The presidential decree of the 23rd of July, 2014, imposes an obligation on the Cabinet of Ministers to hold an auction until 30 October 2014. However, the rules have not been finalized. This auction can be a quick and effective way to fill the government treasury, but only if its procedure is carefully thought out.

The first auction for 3G licenses took place in the UK in March and April 2000. Auction proved to be exceptionally successful: the government collected a total of $ 34 billion, which is 650 euro per capita or 2.5% GDP. Four companies worked in the UK mobile market at that time. Four licenses were originally planned to be sold. However, it was agreed that, in this procedure, there is almost no competition as new entrants will have a little chance of success, and may even refuse to participate in the auction. As a result, it was decided to sell 5 licenses to attract foreign participants and organize competition. Successful campaign to attract foreign participants greatly enhanced competition. The government used ascending auction and raised outstanding revenue.

In July 2000, an auction was held in the Netherlands. It was decided to sell 5 licenses in the market with 5 companies. The auction raised very little revenue.

In Denmark, the auction was held in September 2001. In that case, four licenses were to be sold — which was equal to the number the major players in the market. However, in contrast to the Netherlands, the Danish government has used a sealed-bid auction. This method increased the chances of new players to win and stimulated local companies to increase their bids. Moreover, it was decided to keep the number of participants in secret, and all winners would pay fourth-highest bid. This rule encouraged the local participants to make higher bids, even if there were no external participants. As a result, the government has earned twice as much than expected.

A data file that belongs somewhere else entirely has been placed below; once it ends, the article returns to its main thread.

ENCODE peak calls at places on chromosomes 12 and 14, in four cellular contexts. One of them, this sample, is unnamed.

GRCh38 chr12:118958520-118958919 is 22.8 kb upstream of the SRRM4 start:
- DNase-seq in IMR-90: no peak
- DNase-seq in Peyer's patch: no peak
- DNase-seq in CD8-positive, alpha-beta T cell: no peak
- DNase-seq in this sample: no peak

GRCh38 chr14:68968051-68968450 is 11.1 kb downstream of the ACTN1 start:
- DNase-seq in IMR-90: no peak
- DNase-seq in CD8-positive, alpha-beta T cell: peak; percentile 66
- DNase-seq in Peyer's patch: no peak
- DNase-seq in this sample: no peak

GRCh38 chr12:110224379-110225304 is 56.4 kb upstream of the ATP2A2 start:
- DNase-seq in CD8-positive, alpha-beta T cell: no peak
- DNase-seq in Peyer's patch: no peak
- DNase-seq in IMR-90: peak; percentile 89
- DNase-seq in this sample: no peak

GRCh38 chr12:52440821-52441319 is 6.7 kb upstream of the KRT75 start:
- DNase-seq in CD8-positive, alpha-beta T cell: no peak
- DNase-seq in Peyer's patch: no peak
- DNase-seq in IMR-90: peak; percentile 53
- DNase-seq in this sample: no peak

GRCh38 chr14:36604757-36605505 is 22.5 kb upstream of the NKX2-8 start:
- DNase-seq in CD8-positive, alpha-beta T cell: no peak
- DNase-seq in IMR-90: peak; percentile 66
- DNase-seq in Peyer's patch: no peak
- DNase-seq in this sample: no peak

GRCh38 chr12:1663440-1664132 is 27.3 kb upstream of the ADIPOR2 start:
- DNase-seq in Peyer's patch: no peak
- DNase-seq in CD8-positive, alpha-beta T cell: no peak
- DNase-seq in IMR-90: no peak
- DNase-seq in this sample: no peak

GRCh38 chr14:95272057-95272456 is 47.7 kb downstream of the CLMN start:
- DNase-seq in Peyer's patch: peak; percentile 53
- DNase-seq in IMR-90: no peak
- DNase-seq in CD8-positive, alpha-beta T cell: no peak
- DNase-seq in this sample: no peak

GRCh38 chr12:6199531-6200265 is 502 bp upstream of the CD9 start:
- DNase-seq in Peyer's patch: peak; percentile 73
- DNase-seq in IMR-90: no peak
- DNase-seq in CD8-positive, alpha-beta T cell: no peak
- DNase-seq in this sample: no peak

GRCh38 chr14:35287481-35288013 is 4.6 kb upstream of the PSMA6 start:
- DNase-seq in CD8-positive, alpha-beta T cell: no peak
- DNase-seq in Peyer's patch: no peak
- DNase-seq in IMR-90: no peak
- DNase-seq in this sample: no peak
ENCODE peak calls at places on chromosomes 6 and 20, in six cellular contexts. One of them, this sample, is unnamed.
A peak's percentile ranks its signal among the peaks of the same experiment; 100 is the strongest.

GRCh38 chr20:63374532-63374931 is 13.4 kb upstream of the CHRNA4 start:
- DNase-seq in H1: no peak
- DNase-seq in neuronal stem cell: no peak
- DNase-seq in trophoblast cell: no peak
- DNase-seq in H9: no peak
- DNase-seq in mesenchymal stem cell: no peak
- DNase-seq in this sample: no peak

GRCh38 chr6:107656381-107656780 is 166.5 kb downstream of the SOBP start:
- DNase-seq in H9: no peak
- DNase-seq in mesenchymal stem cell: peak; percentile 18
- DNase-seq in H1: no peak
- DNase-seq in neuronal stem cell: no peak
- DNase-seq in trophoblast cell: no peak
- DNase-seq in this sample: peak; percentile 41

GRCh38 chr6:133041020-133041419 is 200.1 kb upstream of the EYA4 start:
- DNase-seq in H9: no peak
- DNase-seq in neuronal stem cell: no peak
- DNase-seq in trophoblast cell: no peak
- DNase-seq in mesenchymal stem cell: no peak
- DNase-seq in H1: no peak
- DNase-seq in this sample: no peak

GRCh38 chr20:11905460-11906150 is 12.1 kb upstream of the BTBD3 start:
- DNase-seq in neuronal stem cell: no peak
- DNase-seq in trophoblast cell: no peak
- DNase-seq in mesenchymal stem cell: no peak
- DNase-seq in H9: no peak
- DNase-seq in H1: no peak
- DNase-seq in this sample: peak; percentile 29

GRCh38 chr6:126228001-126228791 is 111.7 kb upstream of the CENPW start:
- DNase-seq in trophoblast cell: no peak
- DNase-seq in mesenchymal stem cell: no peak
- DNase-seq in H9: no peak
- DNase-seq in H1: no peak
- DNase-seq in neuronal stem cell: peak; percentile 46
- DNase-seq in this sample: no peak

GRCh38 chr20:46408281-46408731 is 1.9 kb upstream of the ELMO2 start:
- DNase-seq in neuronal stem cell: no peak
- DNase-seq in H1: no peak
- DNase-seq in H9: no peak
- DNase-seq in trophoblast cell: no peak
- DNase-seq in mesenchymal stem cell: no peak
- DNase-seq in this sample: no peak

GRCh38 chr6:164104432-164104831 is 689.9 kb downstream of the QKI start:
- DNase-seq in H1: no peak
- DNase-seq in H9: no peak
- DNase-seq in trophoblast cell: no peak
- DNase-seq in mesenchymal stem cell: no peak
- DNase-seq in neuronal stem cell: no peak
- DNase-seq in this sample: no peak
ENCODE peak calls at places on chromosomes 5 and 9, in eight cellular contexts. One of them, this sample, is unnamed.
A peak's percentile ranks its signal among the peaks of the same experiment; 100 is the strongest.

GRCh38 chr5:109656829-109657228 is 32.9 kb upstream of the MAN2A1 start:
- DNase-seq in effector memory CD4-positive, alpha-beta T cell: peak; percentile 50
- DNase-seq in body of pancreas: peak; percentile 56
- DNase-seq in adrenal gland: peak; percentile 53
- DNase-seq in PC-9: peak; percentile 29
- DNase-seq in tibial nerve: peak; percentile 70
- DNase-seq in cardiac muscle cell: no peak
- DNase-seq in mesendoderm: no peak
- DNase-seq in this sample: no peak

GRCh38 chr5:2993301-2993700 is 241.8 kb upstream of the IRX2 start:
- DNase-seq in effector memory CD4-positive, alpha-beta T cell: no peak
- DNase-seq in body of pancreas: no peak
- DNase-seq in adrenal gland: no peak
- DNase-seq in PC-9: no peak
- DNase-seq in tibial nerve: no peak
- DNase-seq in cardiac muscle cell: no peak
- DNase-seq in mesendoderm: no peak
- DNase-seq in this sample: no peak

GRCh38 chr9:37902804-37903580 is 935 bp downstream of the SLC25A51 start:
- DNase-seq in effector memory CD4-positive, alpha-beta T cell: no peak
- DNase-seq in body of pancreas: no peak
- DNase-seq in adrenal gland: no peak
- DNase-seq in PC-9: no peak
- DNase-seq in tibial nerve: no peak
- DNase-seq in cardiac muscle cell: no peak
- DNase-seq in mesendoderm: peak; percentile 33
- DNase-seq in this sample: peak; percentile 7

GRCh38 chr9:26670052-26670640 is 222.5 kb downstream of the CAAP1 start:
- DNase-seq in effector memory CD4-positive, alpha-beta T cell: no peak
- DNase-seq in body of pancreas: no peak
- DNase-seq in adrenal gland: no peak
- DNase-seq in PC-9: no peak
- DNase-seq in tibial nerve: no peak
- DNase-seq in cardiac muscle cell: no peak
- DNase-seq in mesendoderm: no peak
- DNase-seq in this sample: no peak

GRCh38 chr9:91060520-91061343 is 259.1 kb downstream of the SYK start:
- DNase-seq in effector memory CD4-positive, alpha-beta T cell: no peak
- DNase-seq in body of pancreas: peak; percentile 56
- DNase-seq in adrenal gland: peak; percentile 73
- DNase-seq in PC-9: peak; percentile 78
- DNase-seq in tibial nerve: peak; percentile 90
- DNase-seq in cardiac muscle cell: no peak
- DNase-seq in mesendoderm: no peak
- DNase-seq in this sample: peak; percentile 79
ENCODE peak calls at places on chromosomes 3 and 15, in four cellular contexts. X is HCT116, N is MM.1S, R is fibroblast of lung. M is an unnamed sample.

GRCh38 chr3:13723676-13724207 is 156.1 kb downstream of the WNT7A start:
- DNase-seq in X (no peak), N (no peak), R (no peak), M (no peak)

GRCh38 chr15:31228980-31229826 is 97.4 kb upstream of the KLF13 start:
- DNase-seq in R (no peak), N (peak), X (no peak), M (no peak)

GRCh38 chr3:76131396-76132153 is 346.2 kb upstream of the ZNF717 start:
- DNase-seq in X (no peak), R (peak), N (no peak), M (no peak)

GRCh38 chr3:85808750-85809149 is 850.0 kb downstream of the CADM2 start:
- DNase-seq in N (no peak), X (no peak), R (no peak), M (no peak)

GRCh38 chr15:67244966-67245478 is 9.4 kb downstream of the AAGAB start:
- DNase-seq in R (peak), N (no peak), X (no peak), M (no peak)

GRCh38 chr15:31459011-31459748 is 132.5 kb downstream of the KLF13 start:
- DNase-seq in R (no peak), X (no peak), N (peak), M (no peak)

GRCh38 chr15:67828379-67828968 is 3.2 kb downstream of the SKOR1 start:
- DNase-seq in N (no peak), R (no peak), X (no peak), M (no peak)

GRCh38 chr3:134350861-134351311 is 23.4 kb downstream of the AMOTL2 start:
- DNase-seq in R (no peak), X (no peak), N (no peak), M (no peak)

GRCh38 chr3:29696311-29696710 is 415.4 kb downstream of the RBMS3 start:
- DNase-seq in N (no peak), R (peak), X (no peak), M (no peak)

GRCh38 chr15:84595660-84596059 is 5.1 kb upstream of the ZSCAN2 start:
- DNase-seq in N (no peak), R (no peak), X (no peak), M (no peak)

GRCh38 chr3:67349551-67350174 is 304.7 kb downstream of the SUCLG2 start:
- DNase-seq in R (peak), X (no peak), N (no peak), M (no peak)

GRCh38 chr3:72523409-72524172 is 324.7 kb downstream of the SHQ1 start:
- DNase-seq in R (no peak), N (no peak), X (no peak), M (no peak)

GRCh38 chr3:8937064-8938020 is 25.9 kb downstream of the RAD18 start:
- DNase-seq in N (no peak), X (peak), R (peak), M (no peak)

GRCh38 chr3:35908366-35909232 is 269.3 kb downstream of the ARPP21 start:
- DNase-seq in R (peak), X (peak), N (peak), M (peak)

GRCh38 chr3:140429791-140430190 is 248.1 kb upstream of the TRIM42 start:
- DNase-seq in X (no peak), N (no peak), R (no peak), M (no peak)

As it is known, two scenarios of the auction are now being considered in Ukraine. According to one of them, it is expected to sell three licenses, according to the second – only one. In both scenarios, the use of ascending auction is supposed.

At this point there are three leaders in the Ukrainian mobile market- “MTS-Ukraine”, “Kyivstar” and “Astelit” (the latter owns the brand “Life :)”. Another company, “Trimob” (a subsidiary of “Ukrtelecom”), holds a license since 2005. Undoubtedly, in the case of an auction for the first design all three licenses will be sold to these companies almost at the lowest price. Similar designs in which the number of licenses equals the number of key players in the market have been successfully lobbied in some countries (The Netherlands, Hong Kong). As a result, the licenses were sold at the lowest price, and the state has received income below potentially possible. Interestingly, during a press conference on September 4, “MTS-Ukraine” and “Kyivstar” supported this auction format.

We have argued above against selling a single license to increase the government’s revenue and suggested that instead the government should attract foreign investors and increase the number of licenses offered for sale in order to generate competition both at the auction stage and at the downstream market.

The Ukrainian government can adopt the auction design developed for the UK. This would require a sale of four licenses. Foreign players will realize that they have a chance to enter the Ukrainian market. A significant competition can be created with a successful campaign to attract participants in the struggle for a license. This could substantially increase revenues from the auction.

In addition, a Western company with a 3G license in Ukraine would destroy Russian monopoly in this market since the major shareholders of “MTS-Ukraine” and “Kyivstar” are Russian citizens.

The new government has decided to run the 3G auction as soon as possible. Haste might lead to low revenue, unless the auction is carefully designed. In-depth analysis of the market, carefully thought-out number of license, and legal rights attached to them, as well as a campaign to attract foreign companies can substantively increase revenue for the government and the benefits for the consumers.



The authors do not work for, consult to, own shares in or receive funding from any company or organization that would benefit from this article, and have no relevant affiliations